For decades, the strong and steady winds flew across the remote and scarcely habited Loiyangalani region of Marsabit County. For long ignored as the act of nature serving to lessen the heat from the scorching sun, the wind is now changing the county — the rocky and hilly terrain, bordering Lake Turkana, that only served as a battle field for cattle rustlers.
But this is fast changing thanks to Lake Turkana Wind Power (LTWP) project.
“It was all shrubby and mostly known as a battle zone. Water was scarce and we depended on the salty lake,” says Lleberes Isandap, a community adviser in Loiyangalani.
On the national grid, the LTWP project has propelled wind energy above thermal power to become the third highest power contributor after geothermal and hydro sources.
Off the grid, the project is also opening up Marsabit.
Through the LTWP corporate social responsibility arm, christened ‘Winds of Change,’ the project has pooled funds for social programmes in health, education, water and road infrastructure, setting up northern Kenya for growth.
Since 2015, the project has opened up the Loiyangalani region of Marsabit through Sh243.6 million social projects, according to Winds of Change principal social specialist Felix Rottmann.
For the next 20 years, it is expected that LTWP foundation will contribute about Sh1.13 billion (€10 million).
“For eight years, they have been dreaming with us. We have to be straight and honest with them and support them,” said Mr Rottmann, adding that annually, at least €0.5 million will be pumped into social programmes.
Nonetheless, a section of Marsabit residents has sued the wind power firm, accusing it of taking over their ancestral land without following due process. The case is in court.
Late last year, when the project was complete but the government was late in constructing the transmission line to connect power to the national grid, a Sh5.7 billion fine that was levied on the Treasury for breach of contract generated a spell of testing times for the company.
When the wind power project started in 2014, the region had no roads and the investors cut through shrubs and rocks to build a 208-kilometre road from Laisamis to the wind farm.
Built at a cost of €28 million (Sh3.2 billion), LTWP has been maintaining it for the last three years. The Kenya National Highways Authority is expected to take over management this year. The road is promoting trade.
“You can now come from Nanyuki to buy honey in Kurungu. Cooler boxes were installed by GIZ Kenya to fishing communities and they can now sell fresh fish at better price,” says Mr Rottmann.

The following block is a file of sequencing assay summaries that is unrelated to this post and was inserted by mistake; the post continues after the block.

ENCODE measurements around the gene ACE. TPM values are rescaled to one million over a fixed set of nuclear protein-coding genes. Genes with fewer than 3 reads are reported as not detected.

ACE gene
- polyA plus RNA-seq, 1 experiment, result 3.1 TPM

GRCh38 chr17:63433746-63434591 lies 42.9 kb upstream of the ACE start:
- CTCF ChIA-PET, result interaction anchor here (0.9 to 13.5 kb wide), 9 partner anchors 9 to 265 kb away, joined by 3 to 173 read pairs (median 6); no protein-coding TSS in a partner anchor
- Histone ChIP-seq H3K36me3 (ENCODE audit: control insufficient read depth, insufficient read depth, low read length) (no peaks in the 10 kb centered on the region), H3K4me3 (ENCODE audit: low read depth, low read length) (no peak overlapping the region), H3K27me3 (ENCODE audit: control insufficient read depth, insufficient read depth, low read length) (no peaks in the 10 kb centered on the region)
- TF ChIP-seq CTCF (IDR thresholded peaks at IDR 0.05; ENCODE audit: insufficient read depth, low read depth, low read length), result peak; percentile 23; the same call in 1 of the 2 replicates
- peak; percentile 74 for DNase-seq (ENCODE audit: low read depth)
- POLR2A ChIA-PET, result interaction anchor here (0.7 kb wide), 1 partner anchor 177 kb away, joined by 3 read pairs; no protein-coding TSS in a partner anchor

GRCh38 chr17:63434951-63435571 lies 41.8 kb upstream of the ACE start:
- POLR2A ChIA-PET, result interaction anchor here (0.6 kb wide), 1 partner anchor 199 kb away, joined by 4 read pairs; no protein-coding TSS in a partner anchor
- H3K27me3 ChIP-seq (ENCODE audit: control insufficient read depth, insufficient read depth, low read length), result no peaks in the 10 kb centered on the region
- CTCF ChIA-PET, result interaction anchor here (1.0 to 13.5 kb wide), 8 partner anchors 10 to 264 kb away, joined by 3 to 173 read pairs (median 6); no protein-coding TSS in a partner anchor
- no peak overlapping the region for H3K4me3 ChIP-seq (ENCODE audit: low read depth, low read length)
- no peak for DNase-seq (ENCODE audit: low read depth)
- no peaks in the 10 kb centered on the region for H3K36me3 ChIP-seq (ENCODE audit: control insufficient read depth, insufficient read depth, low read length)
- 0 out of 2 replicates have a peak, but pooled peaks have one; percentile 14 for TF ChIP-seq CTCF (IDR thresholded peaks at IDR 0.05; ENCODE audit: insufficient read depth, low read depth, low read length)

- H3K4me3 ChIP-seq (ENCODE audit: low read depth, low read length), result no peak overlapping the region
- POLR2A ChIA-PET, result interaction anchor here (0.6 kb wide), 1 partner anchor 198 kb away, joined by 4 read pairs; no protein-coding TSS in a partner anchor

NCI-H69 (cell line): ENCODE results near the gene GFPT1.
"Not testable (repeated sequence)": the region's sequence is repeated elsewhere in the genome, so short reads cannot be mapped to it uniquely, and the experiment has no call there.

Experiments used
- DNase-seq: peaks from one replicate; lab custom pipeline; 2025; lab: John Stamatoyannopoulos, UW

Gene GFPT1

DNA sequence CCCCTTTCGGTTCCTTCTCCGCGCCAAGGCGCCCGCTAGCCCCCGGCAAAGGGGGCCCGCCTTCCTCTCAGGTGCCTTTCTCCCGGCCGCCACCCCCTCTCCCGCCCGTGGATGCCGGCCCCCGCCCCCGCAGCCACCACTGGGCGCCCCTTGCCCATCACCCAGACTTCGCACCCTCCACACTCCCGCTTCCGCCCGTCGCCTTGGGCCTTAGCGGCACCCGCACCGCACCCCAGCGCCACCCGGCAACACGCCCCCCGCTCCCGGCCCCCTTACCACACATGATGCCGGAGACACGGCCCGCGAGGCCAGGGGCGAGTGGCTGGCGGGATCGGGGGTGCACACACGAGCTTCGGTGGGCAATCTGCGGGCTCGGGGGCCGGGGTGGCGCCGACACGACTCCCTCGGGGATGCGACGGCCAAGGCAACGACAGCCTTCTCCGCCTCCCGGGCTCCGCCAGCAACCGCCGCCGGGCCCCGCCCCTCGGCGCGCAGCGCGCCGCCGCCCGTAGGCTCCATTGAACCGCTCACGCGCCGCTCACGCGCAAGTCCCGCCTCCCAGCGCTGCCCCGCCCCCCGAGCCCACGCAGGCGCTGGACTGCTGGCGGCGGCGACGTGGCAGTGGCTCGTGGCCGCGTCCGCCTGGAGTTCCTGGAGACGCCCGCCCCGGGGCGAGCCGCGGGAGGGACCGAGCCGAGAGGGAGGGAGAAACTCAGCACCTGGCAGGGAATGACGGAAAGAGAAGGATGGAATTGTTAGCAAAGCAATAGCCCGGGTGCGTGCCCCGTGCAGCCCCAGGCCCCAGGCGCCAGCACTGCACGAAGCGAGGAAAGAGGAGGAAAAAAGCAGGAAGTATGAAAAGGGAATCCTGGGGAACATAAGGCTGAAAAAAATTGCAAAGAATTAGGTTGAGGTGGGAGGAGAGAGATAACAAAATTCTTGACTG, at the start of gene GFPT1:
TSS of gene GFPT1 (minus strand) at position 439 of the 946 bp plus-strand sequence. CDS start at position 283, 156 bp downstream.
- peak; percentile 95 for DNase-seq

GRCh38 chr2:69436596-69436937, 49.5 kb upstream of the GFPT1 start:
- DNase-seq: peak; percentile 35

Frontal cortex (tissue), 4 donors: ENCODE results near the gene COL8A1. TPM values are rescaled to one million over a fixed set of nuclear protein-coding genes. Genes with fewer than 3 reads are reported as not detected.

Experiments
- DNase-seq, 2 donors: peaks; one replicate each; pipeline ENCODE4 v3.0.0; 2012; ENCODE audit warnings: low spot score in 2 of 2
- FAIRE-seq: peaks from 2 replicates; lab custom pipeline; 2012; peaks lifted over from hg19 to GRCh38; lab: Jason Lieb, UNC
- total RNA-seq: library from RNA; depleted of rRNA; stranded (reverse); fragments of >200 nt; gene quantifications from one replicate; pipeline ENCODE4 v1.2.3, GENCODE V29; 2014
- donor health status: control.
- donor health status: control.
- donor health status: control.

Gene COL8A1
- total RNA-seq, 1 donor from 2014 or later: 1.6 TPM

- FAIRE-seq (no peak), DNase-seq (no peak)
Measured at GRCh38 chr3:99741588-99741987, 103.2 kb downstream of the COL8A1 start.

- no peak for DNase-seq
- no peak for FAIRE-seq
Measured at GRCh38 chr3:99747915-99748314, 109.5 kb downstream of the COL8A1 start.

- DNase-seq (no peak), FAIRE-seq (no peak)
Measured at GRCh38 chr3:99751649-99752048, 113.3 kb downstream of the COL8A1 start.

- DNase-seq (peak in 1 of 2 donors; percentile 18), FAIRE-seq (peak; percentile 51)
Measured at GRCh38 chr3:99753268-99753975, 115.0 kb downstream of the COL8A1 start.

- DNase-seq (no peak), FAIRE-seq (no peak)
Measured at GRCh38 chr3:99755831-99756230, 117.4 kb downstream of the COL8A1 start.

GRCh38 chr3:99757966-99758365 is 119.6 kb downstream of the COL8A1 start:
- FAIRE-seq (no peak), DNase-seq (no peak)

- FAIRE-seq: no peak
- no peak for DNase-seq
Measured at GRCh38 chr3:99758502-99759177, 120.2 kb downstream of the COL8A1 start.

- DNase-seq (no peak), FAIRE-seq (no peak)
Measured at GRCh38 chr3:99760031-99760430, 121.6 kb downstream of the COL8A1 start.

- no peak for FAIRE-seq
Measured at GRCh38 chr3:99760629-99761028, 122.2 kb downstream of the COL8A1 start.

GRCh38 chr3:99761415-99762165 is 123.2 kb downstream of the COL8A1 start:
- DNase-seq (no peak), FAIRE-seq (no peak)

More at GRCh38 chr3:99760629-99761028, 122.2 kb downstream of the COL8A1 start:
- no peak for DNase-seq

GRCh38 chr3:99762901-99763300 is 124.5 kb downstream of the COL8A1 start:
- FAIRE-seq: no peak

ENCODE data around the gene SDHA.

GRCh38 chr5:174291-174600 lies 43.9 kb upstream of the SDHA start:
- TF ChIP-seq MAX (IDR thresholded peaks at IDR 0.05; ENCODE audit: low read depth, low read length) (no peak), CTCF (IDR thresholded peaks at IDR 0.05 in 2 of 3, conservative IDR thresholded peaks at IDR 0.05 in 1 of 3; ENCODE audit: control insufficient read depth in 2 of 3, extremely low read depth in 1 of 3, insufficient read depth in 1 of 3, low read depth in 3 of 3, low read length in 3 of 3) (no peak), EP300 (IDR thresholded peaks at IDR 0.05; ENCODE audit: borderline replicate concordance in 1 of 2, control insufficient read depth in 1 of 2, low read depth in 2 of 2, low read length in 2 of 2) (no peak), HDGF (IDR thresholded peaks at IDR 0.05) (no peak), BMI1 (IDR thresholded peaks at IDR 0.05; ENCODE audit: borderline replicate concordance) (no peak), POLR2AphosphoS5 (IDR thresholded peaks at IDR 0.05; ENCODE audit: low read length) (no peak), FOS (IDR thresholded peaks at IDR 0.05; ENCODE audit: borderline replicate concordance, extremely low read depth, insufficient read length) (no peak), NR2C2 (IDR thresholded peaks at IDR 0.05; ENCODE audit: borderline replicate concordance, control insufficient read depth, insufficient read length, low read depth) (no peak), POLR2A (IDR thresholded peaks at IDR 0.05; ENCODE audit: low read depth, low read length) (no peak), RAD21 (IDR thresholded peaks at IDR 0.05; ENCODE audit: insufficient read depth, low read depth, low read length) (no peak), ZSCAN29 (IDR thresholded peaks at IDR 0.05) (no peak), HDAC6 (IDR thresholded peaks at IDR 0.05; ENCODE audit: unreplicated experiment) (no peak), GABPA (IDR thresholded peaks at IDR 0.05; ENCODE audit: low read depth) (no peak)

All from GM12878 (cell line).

The road laid the foundation for about 35 more projects in Kargi, Korr, Laisamis, Logologo, Loiyangalani and Mount Kulal wards.
In Loiyangalani, the foundation has built classes and helped county government open Loiyangalani Polytechnic which teaches mechanics, tailoring, masonry and electrical wiring.
Its principal, Gladys Mureithi says that the institution has attracted 46 students so far, having opened last year.
“We see demand. Many more are coming to make inquiries and with the road in place, the area is now accessible. The wind power project was like a springboard,” she says.
The impact is also being felt at Nyiro Girls secondary school in Baragoi where the LTWP built a laboratory in 2017 and also powered up the school using solar energy. Girls come from as far as Samburu County to use the facility.
The school was recognised among most improved in the region, having improved its mean score from 2.57 points in 2017 to 3.9 points in last year’s national exams.
“With resources like these, the girls are psychologically settled. Performance in sciences has really improved,” said Gedion Riungu, who teaches Mathematics and Physics.
The wind farm has also dug up new boreholes and repaired old ones in places such as Sirima and Kulal where there was an acute shortage of water.
In hospitals, water and electricity was a challenge, making it impossible for health officers to store drugs for long.
The project has put solar systems in facilities such as Ilao dispensary and Laisamis referral hospital.
“Boreholes have enhanced peace. We don’t have to fight over water points now. The project has also employed many police reservists and this promotes security for us as well,” said Barra Lenyoki, a resident.
Before the project started, there were a series of conversations with locals running to about eight years. Executive director Rizwan Fazal says more skill transfer can empower locals to be catalysts of change in northern Kenya.
The 310-megawatt plant runs on 365 wind turbines.
The land used for the project is leased by LTWP from Marsabit County for a term of 33 years with an option to extend twice up to 99 years.
The entire concession area is 150,000 acres though the actual project site required for the wind power project is 40,000 acres.